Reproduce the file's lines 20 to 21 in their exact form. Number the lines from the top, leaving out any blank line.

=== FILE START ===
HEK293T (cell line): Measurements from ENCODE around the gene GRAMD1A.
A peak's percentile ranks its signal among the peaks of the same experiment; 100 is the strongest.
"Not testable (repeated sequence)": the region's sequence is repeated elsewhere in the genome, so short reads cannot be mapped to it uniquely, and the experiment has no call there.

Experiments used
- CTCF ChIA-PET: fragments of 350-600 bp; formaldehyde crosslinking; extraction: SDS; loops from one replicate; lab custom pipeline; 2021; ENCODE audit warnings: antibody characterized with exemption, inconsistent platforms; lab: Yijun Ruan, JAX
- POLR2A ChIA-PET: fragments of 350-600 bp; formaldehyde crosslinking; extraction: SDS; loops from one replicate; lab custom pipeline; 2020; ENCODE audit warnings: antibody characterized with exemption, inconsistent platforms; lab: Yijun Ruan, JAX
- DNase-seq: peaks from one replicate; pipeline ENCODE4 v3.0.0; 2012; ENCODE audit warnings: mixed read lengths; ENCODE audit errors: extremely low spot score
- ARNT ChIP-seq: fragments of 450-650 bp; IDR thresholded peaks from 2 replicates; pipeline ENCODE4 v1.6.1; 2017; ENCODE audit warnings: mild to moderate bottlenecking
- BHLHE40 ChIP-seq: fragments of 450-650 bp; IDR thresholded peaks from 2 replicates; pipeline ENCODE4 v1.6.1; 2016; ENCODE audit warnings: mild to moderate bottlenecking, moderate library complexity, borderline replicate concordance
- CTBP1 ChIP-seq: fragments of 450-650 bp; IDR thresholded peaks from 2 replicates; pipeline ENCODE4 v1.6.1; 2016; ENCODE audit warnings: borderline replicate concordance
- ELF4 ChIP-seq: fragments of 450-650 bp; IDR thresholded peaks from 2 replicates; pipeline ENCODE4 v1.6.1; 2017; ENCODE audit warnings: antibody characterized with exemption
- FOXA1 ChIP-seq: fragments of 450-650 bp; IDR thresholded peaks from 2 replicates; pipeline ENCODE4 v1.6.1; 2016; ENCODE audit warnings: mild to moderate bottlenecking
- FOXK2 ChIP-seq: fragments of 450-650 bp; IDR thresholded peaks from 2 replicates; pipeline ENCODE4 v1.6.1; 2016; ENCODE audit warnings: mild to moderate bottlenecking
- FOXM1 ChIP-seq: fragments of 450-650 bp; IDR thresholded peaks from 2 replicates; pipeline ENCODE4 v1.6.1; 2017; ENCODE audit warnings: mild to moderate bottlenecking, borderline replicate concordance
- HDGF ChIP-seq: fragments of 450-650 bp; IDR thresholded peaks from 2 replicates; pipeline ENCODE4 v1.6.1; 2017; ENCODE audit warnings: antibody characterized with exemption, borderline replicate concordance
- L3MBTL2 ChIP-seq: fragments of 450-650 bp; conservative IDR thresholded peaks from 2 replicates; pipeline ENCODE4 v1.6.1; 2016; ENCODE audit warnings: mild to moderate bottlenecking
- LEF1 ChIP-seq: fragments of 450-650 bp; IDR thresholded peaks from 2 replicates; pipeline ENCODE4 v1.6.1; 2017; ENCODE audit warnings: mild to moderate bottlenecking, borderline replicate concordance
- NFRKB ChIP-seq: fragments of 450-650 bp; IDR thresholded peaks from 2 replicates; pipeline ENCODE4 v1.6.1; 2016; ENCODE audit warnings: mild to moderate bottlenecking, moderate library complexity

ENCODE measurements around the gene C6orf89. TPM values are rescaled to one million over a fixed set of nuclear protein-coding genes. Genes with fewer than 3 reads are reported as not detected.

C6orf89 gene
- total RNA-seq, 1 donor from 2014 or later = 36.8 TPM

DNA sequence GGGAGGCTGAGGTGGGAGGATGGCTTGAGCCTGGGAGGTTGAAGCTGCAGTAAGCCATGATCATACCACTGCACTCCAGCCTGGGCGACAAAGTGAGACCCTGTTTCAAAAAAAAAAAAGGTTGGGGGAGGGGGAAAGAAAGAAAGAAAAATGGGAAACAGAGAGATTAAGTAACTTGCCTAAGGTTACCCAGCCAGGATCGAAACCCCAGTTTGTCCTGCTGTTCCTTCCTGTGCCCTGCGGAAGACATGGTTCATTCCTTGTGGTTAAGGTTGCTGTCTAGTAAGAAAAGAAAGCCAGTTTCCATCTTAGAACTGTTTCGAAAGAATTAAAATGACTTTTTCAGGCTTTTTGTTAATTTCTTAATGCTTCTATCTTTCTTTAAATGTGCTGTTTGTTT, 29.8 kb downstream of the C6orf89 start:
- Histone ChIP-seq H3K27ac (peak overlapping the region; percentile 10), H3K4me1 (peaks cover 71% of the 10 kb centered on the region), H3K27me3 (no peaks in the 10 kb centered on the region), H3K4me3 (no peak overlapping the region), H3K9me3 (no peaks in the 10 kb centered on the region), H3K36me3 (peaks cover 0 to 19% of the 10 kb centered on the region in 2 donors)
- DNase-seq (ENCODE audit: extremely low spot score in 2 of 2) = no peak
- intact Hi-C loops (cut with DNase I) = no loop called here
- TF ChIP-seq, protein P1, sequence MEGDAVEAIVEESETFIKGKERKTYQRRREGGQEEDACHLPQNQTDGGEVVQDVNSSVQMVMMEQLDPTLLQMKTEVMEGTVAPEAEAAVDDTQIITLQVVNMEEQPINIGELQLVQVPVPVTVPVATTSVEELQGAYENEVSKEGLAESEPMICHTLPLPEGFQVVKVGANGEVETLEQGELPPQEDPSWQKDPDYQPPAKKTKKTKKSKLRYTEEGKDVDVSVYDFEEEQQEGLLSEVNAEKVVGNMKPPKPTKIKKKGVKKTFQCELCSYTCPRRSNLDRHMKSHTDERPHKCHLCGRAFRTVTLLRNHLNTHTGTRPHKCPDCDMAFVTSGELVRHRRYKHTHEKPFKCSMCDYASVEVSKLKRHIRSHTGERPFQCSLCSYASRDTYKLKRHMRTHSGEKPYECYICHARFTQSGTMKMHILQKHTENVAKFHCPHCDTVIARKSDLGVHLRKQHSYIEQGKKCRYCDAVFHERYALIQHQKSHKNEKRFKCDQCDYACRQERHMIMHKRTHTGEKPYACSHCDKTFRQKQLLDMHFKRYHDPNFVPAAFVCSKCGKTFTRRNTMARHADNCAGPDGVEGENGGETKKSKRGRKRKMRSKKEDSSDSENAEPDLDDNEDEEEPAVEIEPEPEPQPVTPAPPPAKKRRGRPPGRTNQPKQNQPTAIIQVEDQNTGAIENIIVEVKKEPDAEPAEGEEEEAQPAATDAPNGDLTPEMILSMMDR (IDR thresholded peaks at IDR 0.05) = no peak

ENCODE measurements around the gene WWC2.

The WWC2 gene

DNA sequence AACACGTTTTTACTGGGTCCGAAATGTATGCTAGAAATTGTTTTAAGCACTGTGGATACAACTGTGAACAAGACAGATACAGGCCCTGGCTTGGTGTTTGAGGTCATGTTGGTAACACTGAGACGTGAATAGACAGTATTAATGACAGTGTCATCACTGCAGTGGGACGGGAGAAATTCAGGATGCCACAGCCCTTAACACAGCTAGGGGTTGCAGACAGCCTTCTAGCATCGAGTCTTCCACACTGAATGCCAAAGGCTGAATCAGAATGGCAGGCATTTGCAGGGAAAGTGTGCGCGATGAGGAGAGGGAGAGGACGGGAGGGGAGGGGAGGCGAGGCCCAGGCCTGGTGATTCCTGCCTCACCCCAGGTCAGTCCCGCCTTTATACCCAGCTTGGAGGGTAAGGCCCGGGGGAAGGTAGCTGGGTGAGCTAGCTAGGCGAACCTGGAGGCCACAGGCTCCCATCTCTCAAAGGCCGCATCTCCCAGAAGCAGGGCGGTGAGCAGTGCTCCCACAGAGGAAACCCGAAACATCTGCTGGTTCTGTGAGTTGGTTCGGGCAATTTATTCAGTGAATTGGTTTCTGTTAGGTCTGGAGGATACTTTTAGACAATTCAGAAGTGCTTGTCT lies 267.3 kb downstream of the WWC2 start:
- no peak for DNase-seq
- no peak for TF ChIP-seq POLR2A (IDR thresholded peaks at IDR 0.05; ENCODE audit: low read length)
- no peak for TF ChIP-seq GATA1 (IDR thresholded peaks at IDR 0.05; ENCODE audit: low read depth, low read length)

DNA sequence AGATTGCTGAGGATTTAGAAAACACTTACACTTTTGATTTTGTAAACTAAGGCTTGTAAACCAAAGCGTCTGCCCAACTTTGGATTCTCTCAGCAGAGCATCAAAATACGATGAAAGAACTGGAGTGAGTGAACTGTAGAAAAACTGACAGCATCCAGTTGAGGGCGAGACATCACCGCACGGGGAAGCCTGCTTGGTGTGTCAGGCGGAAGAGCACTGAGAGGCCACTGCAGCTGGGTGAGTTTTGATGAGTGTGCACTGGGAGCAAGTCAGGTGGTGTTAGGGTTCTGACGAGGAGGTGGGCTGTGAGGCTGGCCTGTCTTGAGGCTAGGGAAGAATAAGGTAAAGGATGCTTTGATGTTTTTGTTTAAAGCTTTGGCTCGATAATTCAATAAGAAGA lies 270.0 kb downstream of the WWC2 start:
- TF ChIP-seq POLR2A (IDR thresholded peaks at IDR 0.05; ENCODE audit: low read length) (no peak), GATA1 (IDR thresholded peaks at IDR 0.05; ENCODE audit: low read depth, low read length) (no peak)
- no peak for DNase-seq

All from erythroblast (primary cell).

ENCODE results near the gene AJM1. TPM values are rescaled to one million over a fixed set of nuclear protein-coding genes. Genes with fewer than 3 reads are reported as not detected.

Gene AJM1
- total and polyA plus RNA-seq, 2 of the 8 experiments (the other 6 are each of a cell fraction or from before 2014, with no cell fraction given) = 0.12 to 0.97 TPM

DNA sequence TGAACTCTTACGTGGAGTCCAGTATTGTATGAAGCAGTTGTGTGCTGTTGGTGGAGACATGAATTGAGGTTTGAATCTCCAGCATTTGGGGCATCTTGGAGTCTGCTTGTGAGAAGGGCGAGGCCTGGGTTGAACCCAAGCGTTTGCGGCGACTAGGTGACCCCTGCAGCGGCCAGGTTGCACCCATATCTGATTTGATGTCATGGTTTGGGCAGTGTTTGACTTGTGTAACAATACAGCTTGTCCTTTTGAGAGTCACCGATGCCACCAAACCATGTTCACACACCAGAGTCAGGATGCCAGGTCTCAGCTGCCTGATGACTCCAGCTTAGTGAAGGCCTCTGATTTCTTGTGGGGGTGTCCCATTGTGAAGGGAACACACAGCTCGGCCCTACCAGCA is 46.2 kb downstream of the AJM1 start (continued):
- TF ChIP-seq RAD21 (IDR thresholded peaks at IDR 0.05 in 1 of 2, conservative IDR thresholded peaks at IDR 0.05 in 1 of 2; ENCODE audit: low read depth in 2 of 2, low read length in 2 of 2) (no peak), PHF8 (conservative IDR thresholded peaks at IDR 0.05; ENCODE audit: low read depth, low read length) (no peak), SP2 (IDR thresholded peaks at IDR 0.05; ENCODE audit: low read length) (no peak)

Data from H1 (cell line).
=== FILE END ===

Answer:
C6orf89 gene
- total RNA-seq, 1 donor from 2014 or later = 36.8 TPM